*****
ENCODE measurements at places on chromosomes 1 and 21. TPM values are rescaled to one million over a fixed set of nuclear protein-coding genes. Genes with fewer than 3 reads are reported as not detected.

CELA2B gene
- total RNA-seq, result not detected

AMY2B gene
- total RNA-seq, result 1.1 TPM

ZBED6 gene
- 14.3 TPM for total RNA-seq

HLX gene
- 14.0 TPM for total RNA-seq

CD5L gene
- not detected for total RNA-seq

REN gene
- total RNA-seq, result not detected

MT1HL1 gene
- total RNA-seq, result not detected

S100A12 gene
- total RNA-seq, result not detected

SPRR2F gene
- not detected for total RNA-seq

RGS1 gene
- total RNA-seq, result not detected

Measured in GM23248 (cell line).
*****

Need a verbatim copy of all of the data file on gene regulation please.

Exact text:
ENCODE measurements at places on chromosomes 1 and 21. TPM values are rescaled to one million over a fixed set of nuclear protein-coding genes. Genes with fewer than 3 reads are reported as not detected.

CELA2B gene
- total RNA-seq, result not detected

AMY2B gene
- total RNA-seq, result 1.1 TPM

ZBED6 gene
- 14.3 TPM for total RNA-seq

HLX gene
- 14.0 TPM for total RNA-seq

CD5L gene
- not detected for total RNA-seq

REN gene
- total RNA-seq, result not detected

MT1HL1 gene
- total RNA-seq, result not detected

S100A12 gene
- total RNA-seq, result not detected

SPRR2F gene
- not detected for total RNA-seq

RGS1 gene
- total RNA-seq, result not detected

Measured in GM23248 (cell line).